Atmospheric Environment (v.36, #31)
Editorial board (i).
List of forthcoming papers (I-II).
Releases and transfers from petroleum and chemical manufacturing industries in Korea by H. Park; S. Chah; E. Choi; H. Kim; J. Yi (4851-4861).
Considerable effort and expense have been devoted to the estimation and acquisition of Toxics Release Inventory (TRI) data. To reduce the effort required and the number of reporting mistakes in the calculation of emissions, we developed an estimation program named TRIWIN after standardization of emission estimation techniques. The program was distributed to 6 petroleum and 150 chemical manufacturing companies, and emission data for 62 chemicals were collected and analyzed. From the TRIWIN-based results obtained, it was found that more than 90% of releases from petroleum and chemical manufacturing industries in Korea were emitted to atmosphere in 1999. Volatile organic compounds are major aerial contaminants and are released primarily via fugitive emission sources such as valves, pumps, or flanges. In addition, the effect of the application of point-source management was noticeable on the emission quantities. Consequently, TRIWIN not only helped reporters to implement TRI easily and accurately, but also identified emission sources, major pollutants in facilities, and provided a standard method of assessing the environmental impact of facilities.
Keywords: Toxics Release Inventory; TRIWIN; Petroleum and chemical manufacturing industries; Volatile organic compounds; Fugitive emission sources;
Characterization of sources and emission rates of mineral dust in Northern China by Jie Xuan; Irina N Sokolik (4863-4876).
Northern China, covering many deserts, gobi-deserts and arid loess-lands, is one of the world's largest sources of atmospheric dust. In this study, we estimate the dust annual mean emission rates and perform comparative characterization of dust sources in Northern China by combining the geographical, pedological and 30-year (1951–1980) climatological data. Multi-year averaged emission rates of PM50, PM30 and PM10 (i.e., dust particulates smaller than 0.05, 0.03 and 0.01 mm in diameter, respectively) were calculated using the modified US EPA empirical formulas. We demonstrate that the main dust sources in Northern China are the Taklimakan Desert (the annual mean PM10 emission rate, Q 10, is some 0.38 ton/ha yr), the Central gobi-desert (Q 10=0.24 ton/ha yr), and the deserts located on the Alxa Plateau (Q 10=0.05 ton/ha yr). The Loess Plateau appears to be a weak dust source. We identify and characterize three broad types of dust sources in Northern China: Type 1. Deserts in dry-agricultural areas, Type 2. Gobi-deserts and deserts located on the plateaus, and Type 3. Deserts and gobi-deserts located in topographical lows. Types 1–3 sources contribute 1%, 35% and 64%, respectively, to the total annual mean emission of PM10 dust. Although the maximum of dust emission occurs in spring, each source type has a distinct seasonal cycle. The analysis of both the seasonal cycle pattern and spatial distribution of dust emission rates demonstrates that a combination of extreme aridity and strong winds is a key factor governing the dust emission in Northern China.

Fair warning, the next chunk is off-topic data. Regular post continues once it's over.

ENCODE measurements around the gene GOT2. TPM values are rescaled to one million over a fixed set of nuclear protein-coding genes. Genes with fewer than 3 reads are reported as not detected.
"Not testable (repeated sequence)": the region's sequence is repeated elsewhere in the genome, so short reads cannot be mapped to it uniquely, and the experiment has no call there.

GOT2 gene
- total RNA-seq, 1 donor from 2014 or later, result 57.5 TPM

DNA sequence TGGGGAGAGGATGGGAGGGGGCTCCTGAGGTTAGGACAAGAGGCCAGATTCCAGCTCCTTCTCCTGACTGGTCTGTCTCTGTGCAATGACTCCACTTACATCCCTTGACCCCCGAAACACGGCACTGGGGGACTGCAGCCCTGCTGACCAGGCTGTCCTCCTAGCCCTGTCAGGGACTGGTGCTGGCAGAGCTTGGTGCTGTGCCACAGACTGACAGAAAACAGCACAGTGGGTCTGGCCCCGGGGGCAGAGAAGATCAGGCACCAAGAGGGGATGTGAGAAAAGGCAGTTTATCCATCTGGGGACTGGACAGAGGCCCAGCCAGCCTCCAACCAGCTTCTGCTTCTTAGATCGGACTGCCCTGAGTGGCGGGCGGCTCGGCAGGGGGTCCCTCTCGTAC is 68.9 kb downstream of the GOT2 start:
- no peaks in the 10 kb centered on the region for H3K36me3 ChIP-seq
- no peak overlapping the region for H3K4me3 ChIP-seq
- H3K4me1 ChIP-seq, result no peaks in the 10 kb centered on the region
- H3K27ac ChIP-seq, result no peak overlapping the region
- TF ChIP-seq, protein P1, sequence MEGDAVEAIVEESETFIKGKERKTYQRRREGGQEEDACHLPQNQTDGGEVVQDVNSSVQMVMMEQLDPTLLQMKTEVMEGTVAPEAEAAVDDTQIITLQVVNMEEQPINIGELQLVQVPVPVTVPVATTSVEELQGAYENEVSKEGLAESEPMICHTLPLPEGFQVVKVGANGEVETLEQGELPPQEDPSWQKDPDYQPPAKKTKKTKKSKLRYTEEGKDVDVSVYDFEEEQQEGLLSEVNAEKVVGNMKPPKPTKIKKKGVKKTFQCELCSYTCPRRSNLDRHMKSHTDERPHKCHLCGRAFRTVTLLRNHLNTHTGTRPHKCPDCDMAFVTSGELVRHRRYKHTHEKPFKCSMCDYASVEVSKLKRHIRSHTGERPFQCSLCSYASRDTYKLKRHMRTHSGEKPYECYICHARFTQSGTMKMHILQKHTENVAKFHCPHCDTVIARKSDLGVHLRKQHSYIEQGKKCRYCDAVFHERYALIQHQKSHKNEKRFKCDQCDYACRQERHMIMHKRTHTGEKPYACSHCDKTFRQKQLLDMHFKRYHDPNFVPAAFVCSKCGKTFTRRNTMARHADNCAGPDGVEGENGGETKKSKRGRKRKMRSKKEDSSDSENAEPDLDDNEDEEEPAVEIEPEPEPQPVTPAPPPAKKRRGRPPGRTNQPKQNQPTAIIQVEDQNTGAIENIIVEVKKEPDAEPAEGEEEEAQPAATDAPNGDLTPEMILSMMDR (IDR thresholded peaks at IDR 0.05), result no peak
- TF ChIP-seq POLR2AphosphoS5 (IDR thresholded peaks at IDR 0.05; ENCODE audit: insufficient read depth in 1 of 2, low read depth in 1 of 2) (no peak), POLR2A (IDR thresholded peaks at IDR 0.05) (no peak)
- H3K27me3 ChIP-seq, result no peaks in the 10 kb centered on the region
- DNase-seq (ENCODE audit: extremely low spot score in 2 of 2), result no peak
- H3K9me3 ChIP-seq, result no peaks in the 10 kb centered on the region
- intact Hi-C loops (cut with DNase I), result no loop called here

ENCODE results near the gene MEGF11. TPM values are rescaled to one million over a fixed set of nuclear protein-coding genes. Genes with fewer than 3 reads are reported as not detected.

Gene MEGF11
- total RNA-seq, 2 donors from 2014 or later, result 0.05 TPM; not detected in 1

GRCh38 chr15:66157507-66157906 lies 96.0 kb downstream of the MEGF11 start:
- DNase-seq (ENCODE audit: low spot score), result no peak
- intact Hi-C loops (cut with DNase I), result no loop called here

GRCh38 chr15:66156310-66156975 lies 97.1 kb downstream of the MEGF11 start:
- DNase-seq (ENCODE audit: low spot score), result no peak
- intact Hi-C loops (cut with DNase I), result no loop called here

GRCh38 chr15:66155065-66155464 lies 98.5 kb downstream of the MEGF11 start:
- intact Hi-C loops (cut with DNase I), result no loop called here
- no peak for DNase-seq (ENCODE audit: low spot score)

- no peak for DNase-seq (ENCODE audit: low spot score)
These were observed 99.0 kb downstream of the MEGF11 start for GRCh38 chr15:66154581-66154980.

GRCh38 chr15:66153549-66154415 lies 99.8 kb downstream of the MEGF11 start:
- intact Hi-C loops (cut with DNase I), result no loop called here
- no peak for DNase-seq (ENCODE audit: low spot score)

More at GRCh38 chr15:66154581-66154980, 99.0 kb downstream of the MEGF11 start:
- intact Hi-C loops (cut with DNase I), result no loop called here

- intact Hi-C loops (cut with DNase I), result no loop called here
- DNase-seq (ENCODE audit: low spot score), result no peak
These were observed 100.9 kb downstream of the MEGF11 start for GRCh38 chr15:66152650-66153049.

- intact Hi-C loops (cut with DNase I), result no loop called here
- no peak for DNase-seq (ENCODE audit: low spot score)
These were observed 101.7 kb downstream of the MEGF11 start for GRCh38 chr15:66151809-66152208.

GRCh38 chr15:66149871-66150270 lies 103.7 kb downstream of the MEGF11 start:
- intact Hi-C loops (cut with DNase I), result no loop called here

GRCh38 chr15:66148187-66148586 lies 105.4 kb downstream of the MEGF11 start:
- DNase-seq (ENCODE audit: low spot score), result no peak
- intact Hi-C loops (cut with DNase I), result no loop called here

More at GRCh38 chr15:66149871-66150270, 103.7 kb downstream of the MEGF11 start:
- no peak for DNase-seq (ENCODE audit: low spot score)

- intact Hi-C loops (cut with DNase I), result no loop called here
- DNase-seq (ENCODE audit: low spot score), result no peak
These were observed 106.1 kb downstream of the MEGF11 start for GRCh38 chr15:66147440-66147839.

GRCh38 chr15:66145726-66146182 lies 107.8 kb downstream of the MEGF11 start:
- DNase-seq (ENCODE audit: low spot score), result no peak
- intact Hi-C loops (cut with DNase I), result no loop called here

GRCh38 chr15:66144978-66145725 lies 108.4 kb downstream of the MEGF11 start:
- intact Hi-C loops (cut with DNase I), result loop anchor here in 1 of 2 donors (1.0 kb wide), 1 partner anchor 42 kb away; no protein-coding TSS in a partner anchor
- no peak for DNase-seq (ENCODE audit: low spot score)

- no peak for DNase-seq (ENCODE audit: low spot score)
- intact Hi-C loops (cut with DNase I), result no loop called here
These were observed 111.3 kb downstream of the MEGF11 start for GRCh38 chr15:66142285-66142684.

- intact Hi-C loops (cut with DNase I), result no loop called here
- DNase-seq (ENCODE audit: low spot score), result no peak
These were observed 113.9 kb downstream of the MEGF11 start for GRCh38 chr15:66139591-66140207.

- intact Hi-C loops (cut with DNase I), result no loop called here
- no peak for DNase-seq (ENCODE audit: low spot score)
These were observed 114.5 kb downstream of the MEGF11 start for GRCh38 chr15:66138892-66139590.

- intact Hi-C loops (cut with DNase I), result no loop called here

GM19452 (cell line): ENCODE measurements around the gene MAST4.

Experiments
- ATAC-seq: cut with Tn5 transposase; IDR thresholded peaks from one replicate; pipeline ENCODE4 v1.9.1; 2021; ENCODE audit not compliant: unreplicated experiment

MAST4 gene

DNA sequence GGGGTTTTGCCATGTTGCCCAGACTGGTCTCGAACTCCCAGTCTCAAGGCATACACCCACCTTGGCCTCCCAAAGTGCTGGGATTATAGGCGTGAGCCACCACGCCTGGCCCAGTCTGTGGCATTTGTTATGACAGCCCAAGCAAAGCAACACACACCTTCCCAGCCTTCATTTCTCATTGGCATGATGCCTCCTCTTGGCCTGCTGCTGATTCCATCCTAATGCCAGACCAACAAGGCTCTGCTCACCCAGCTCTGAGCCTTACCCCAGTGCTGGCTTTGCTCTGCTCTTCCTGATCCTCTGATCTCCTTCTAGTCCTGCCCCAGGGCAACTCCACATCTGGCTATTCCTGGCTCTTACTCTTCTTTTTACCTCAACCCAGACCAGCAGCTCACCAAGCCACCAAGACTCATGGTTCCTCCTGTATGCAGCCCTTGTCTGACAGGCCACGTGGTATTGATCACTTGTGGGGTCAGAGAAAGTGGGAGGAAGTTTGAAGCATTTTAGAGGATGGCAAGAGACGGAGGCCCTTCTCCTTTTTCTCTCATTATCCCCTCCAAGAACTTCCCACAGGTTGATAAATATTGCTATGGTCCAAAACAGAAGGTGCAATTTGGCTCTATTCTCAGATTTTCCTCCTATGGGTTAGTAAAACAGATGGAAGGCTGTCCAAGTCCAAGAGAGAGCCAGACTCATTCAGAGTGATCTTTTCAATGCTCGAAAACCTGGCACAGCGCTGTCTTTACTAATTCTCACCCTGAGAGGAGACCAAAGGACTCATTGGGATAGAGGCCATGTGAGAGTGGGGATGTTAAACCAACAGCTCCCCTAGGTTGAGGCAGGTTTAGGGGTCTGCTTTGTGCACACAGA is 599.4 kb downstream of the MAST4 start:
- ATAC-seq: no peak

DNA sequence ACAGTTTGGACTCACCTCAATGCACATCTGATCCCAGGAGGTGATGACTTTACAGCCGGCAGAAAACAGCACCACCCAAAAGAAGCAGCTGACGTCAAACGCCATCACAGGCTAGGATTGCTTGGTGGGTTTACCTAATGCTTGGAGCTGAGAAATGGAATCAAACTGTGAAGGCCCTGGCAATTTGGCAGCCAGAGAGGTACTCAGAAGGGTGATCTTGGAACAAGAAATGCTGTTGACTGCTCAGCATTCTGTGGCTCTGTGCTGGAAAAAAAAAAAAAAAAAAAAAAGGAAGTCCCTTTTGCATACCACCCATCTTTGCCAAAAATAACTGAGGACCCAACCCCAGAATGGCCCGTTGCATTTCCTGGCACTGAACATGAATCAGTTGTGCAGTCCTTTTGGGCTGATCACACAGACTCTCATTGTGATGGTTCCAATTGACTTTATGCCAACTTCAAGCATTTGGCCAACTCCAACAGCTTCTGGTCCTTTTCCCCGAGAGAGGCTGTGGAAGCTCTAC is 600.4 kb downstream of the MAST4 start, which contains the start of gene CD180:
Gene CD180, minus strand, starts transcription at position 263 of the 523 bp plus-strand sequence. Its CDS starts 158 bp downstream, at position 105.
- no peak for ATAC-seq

Keywords: Wind-blown mineral dust; Dust source region; PM10; Emission rate; China;
Simulation of long-range transport of acidic pollutants in East Asia during the Yellow Sand event by Soon-Ung Park; Hee-Jin In (4877-4893).